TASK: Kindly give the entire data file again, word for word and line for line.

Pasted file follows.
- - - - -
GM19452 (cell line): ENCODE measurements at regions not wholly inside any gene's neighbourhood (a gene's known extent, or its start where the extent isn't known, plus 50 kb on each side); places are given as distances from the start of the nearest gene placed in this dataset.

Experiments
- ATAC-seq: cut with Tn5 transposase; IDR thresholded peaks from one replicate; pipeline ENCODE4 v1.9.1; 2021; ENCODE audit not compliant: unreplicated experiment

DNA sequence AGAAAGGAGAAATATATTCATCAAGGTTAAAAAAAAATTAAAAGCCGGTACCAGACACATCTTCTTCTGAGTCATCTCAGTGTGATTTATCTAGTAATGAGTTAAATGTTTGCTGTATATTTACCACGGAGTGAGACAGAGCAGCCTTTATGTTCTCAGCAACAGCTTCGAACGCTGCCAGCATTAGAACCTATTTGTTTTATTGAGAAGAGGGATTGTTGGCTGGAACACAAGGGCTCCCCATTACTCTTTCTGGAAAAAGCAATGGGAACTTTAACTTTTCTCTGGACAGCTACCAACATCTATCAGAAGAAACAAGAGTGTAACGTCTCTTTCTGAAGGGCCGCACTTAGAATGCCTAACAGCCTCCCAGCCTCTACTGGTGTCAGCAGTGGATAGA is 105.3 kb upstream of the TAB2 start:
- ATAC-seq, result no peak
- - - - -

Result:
GM19452 (cell line): ENCODE measurements at regions not wholly inside any gene's neighbourhood (a gene's known extent, or its start where the extent isn't known, plus 50 kb on each side); places are given as distances from the start of the nearest gene placed in this dataset.

Experiments
- ATAC-seq: cut with Tn5 transposase; IDR thresholded peaks from one replicate; pipeline ENCODE4 v1.9.1; 2021; ENCODE audit not compliant: unreplicated experiment

DNA sequence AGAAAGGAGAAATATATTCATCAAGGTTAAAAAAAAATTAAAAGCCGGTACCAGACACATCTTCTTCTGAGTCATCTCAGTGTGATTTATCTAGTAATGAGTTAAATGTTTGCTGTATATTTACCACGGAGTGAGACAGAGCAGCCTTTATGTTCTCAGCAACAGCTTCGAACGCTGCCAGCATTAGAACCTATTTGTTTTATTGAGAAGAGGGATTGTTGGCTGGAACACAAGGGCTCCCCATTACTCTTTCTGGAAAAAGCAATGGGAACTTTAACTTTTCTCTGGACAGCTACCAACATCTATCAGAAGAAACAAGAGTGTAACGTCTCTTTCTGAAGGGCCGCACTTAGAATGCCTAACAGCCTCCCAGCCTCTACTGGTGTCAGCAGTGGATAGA is 105.3 kb upstream of the TAB2 start:
- ATAC-seq, result no peak